The D.C. Circuit previously ruled in Armstrong v. Executive Office of the President that electronic records did not lose their value when printed off in paper form, since, at that time, there were elements of e-mail messages that did not appear when transformed to paper copies. While the archives had addressed these problems, Friedman noted that "electronic records often have a number of other unique and valuable features not found in the paper print-outs of the records." Some of these unique features were directly tied to the medium -- increased indexing and search capabilities, and the ability to disseminate the information through phone lines -- that could not be duplicated in paper form.
Friedman concluded that the archivist failed in his statutory duty to oversee the appropriate retention and destruction of federal records. He noted that "[the archivist] implicitly determined that no electronic records have sufficient administrative, legal, research or other value to warrant continued preservation once copies of such records are placed in paper, microfiche or electronic record-keeping systems. This is an irrational determination, and one that is necessarily premised on the illogical notion that a paper copy adequately preserves the value of an
electronic record. While, in some cases, paper copies may in fact adequately preserve the administrative, legal, research or historical value of an electronic record, there is no rational basis for the archivist's conclusion that a paper copy invariably adequately preserves such value in all cases and that electronic records never retain any administrative, legal, research or other value once such records have been copied to paper." He indicated that "the archivist has absolved both himself and the federal agencies he is supposed to oversee of their statutory duties to evaluate specific electronic records as to their value. The archivist has also given agencies carte blanche to destroy electronic versions without the archivist's approval when the agency believes they are no longer needed by the agency."
He added that "leaving to the agency the decision of `when' to discard records turns Section 3303a(d) on its head. Under GRS 20, an agency's decision to dispose of records determines the records' retention period. But Congress intended just the opposite -- that the lapse of a specified retention period, along with a determination by the archivist, in advance, that the records will not possess value in the future, would govern when records may be destroyed. The [Records Disposal Act] unequivocally requires the archivist's approval over any schedule submitted by, or imposed upon, a federal agency. The archivist's failure to set a specified retention period in GRS 20 essentially removes the archivist as a check on the destruction of electronic records."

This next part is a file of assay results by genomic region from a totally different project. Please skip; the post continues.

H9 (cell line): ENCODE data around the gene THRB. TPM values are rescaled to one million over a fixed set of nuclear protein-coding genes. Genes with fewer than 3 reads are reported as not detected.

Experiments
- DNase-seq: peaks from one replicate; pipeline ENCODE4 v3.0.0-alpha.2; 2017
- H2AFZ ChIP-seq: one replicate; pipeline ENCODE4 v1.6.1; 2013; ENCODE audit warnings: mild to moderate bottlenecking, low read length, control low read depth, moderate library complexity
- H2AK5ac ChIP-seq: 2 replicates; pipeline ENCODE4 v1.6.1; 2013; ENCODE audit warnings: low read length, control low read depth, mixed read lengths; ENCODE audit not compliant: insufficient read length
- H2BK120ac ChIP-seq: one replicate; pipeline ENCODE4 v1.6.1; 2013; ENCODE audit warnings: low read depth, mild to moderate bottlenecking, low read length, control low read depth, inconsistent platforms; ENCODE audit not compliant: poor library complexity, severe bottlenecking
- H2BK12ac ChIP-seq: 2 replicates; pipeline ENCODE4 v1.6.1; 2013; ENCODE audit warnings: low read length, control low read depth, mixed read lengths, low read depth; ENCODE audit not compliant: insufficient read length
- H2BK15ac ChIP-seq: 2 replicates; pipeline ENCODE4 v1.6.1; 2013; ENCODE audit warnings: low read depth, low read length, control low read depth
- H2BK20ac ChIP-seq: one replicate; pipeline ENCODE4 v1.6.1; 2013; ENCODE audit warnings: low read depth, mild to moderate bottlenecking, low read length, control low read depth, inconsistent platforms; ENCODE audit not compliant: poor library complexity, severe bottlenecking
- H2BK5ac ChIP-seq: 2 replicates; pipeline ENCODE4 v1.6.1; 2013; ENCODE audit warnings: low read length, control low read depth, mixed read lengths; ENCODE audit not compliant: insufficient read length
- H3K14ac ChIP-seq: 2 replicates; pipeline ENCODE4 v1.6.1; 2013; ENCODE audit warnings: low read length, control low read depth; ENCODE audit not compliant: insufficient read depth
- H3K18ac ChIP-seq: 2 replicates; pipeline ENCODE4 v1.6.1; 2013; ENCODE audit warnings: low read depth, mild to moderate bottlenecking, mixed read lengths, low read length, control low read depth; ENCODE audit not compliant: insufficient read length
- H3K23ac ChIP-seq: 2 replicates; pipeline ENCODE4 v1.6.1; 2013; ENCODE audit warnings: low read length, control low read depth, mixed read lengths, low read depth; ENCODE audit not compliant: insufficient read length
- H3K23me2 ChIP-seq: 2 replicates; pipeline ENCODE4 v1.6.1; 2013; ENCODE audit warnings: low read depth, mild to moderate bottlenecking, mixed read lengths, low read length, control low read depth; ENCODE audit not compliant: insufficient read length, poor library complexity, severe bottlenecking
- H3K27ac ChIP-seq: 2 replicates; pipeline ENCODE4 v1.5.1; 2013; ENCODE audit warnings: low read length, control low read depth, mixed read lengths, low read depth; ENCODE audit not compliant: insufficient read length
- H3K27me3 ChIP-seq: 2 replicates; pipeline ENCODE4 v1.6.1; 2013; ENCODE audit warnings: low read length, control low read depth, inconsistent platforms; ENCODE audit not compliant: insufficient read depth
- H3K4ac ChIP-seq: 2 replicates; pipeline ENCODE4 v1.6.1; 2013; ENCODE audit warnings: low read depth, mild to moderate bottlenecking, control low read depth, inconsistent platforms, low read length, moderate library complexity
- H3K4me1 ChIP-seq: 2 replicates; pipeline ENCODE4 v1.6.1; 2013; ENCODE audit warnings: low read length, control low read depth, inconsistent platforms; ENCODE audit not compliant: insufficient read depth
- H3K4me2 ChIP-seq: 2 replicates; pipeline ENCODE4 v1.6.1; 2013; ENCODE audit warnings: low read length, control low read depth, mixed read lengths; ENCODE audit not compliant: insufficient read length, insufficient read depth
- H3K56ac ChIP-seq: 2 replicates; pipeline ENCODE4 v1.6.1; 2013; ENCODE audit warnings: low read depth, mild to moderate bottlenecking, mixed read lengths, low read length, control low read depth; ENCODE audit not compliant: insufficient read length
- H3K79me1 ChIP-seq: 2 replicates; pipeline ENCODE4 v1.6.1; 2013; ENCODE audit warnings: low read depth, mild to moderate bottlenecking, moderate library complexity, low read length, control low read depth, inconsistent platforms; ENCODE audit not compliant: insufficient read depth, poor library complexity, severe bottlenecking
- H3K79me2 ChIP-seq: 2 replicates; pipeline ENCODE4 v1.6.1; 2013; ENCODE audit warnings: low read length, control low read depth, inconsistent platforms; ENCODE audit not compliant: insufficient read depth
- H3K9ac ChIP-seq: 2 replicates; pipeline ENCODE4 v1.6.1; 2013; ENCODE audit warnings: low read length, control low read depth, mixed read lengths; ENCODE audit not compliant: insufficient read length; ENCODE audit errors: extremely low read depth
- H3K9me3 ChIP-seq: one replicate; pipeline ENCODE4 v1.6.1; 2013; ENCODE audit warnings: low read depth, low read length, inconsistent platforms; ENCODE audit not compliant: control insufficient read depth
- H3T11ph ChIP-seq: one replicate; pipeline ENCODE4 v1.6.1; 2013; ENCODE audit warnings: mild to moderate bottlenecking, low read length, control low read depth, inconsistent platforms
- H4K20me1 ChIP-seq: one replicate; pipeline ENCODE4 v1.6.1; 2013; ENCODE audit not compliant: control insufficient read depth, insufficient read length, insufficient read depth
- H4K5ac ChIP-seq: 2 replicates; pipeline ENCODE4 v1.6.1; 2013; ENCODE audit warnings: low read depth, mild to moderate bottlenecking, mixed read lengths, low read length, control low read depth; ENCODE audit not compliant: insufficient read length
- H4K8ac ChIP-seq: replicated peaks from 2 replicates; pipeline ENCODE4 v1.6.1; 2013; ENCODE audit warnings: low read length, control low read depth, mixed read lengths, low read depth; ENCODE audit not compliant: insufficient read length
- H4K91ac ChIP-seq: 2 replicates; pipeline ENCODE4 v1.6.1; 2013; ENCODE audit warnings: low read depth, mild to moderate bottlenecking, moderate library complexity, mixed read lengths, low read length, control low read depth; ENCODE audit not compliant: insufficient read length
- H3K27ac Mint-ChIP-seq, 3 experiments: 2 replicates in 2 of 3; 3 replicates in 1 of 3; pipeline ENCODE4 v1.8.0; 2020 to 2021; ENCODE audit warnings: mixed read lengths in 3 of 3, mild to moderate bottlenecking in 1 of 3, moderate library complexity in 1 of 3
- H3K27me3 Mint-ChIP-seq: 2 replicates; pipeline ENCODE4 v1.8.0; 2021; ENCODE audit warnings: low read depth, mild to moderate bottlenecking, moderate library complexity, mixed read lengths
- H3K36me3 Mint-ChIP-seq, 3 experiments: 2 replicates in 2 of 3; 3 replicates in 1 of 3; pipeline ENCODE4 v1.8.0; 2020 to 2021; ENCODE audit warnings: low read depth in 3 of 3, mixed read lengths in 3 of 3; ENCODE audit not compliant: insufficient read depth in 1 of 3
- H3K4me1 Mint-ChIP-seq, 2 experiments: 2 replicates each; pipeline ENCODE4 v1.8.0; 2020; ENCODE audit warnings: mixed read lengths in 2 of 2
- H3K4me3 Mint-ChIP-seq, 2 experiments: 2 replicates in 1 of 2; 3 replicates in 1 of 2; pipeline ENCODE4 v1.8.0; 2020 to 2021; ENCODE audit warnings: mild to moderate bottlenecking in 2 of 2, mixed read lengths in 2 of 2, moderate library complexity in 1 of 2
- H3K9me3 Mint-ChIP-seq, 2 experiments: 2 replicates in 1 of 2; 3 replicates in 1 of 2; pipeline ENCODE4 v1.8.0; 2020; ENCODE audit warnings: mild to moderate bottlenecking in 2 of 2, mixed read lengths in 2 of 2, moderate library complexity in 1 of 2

Friedman was sympathetic to the government's concern that many agencies did not have the ability to store electronic records for long periods. But he noted that "the solution to this problem is not to absolve all agencies of using electronic record-keeping systems because some agencies do not now have the capability to do so. Rather, it makes much more sense to require each agency to put forward its best records management strategy, taking into account its particular assets and deficiencies." He pointed out that "for many years, Congress has recognized the importance of maintaining certain copies of government records and has established safeguards to insure that records with sufficient administrative, legal, research or other value are not destroyed. It should come as no surprise that electronic records, which take less storage space than paper records, should be subject to the same safeguards. While Congress has given the archivist an enormous task in managing the federal government's records, the court is confident that the archivist will be able to efficiently dispose of electronic records within the structure provided by existing law."
The Archives apparently took a wrong turn in developing GRS 20 and Friedman told the agency to get back on the right road. But what Friedman's decision emphasizes is that e-mail and other electronic records are different in kind than their paper counterparts and will need to be treated differently. The computer revolution has always been sold on the concept that computers would make our lives easier by allowing us to work more efficiently. The task set out for the National Archives is to figure out how computer records can best be retained in both the short- and long-term, and how those records that can be destroyed can be responsibly identified.
Harry Hammitt is editor/publisher of Access Reports, a newsletter published in Lynchburg, Va., covering open government laws and information policy issues. E-mail: <email@example.com>.